What Are Ovarian Cysts and How Can I Treat Them?

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Ovarian cysts are fluid-filled sacs, similar to blisters, that are common in women during their reproductive years. They form on the ovaries, the almond-sized organs on each side of the uterus. Most types of ovarian cysts are harmless and go away without any treatment, but there are some that can indicate other health issues, or even lead to problems with fertility.

Causes

The normal function of the ovaries is to produce an egg each month.

During the process of ovulation, a cyst-like structure called a follicle is formed inside the ovary. The mature follicle ruptures when an egg is released during ovulation. A corpus luteum forms from the empty follicle and, if pregnancy does not occur, the corpus luteum dissolves. Sometimes, however, this process does not conclude appropriately, causing the most common type of ovarian cyst: functional ovarian cysts.

Abnormal ovarian cysts, such as polycystic ovarian disease, may occur as the result of an imbalance of female hormones (estrogen and progesterone).

Types

  • Functional Cysts: These cysts will often shrink and disappear within two or three menstrual cycles. Because this type of cyst is formed during ovulation, it rarely occurs in menopausal women as eggs are no longer being produced.

  • Dermoid Cysts: These cysts are filled with various types of tissues, including hair and skin.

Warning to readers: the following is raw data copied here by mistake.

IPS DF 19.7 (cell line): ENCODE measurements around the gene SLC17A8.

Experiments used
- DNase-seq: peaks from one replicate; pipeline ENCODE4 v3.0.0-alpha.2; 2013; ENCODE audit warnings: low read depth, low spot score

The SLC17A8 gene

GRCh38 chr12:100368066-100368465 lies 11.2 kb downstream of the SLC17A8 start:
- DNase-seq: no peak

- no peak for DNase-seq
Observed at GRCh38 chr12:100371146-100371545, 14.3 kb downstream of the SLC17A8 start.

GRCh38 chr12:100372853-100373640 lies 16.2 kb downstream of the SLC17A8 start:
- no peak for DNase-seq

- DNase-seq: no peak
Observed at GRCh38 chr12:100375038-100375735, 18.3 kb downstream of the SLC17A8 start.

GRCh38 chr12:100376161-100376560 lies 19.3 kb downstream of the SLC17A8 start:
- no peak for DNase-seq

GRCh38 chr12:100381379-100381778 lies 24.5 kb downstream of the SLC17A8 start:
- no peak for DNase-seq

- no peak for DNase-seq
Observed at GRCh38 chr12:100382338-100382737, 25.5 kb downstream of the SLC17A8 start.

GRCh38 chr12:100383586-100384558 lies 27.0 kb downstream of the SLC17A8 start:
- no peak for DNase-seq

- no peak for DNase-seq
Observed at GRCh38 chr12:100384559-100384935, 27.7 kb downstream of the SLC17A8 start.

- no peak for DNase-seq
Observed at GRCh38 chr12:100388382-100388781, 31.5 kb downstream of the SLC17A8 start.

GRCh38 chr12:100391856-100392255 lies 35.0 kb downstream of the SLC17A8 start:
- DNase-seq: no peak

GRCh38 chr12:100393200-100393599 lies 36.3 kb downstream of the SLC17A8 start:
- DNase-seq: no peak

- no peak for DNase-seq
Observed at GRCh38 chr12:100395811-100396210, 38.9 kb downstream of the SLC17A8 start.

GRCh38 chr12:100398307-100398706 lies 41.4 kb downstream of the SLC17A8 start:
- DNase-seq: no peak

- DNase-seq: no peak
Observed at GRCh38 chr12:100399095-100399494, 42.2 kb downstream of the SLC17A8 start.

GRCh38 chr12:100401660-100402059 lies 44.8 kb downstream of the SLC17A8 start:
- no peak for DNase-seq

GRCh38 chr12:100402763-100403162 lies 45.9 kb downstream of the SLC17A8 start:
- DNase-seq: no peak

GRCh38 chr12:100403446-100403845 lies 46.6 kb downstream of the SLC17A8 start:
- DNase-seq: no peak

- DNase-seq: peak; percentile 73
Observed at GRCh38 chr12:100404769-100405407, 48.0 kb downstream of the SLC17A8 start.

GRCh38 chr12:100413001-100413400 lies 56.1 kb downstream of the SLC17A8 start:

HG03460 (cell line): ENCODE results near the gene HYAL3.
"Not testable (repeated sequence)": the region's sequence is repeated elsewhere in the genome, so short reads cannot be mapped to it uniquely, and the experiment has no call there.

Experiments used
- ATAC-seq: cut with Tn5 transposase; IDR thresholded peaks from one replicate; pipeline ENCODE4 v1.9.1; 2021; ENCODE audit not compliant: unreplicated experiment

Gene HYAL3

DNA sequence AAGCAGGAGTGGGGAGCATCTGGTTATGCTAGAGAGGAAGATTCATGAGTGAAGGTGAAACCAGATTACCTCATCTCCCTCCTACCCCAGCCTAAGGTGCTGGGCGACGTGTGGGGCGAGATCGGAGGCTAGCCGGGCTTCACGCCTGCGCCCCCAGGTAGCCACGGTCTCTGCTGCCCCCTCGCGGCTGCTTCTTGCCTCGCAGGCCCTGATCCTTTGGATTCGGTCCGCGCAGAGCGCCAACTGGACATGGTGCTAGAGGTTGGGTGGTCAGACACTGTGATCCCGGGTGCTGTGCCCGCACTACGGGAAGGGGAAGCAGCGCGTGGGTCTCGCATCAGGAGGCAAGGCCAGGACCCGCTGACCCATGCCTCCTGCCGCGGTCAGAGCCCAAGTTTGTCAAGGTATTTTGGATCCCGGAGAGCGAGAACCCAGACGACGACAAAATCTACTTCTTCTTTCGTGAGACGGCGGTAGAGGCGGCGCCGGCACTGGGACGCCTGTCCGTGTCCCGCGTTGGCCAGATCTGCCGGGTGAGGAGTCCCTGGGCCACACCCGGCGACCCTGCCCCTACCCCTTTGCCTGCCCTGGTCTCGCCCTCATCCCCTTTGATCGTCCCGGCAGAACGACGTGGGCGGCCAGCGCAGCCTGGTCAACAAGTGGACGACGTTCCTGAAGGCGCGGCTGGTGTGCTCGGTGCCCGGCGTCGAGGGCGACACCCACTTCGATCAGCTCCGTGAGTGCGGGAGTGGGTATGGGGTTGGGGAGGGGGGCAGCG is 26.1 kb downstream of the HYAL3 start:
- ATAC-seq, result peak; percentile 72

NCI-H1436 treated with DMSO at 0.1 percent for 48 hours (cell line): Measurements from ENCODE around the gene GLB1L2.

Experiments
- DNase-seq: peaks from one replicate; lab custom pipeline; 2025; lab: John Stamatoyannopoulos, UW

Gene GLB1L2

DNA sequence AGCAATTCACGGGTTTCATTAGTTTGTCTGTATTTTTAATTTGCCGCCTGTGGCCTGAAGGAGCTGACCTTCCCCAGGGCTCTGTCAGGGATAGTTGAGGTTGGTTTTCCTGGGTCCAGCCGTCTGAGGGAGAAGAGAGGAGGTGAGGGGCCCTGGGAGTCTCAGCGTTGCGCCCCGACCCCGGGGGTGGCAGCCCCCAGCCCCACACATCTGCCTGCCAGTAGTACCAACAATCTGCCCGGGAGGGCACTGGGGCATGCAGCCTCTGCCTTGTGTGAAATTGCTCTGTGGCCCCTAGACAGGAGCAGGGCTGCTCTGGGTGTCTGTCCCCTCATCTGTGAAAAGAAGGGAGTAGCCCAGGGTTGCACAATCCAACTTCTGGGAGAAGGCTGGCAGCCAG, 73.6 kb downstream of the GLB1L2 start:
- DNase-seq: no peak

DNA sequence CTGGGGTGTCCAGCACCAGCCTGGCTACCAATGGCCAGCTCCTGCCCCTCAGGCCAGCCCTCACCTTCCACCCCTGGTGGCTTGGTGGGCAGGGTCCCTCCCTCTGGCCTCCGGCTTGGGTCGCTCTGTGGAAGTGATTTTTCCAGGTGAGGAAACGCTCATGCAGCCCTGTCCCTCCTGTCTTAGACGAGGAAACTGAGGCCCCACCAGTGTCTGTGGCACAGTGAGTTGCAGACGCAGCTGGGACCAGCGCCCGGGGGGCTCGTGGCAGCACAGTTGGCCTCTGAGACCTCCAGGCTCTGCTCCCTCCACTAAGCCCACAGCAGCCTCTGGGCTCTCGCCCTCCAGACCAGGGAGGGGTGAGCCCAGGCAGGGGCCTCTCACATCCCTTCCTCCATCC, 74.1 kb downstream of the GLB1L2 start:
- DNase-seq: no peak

• Endometrioma Cysts: These cysts are also known as the "chocolate cysts" of endometriosis, and they form when tissue similar to the lining of the uterus attaches to the ovaries.

  • Cystadenoma Cysts: These cysts develop from cells on the outer surface of the ovaries.

  • Polycystic Ovarian Disease: This disease, also commonly known as PCOS, refers to cysts that form from a buildup of follicles. They cause the ovaries to enlarge and create a thick outer covering, which may prevent ovulation from occurring. They are often the cause of fertility problems.

    Symptoms

    Ovarian cysts often cause no symptoms; however, when symptoms are present, you may notice a dull ache or a sense of fullness or pressure in the abdomen. Pain during intercourse and at other times can also indicate the presence of ovarian cysts.

    Pain or pressure can be caused by a number of factors, such as size, bleeding, or the bursting of a cyst, which irritates the abdominal tissues. Pain can also be caused when a cyst is twisted (called torsion), which can block the flow of blood to the cyst.

    Other possible symptoms of ovarian cysts include delayed, irregular or unusually painful periods. If you experience any of these symptoms, notify your healthcare provider as soon as possible.

    Diagnosis

    Unless symptoms are present, ovarian cysts are typically diagnosed during an annual pelvic examination. Other diagnostic tests, such as an ultrasound or a laparoscopy, may be done if your physician detects any abnormalities.

    Common Treatments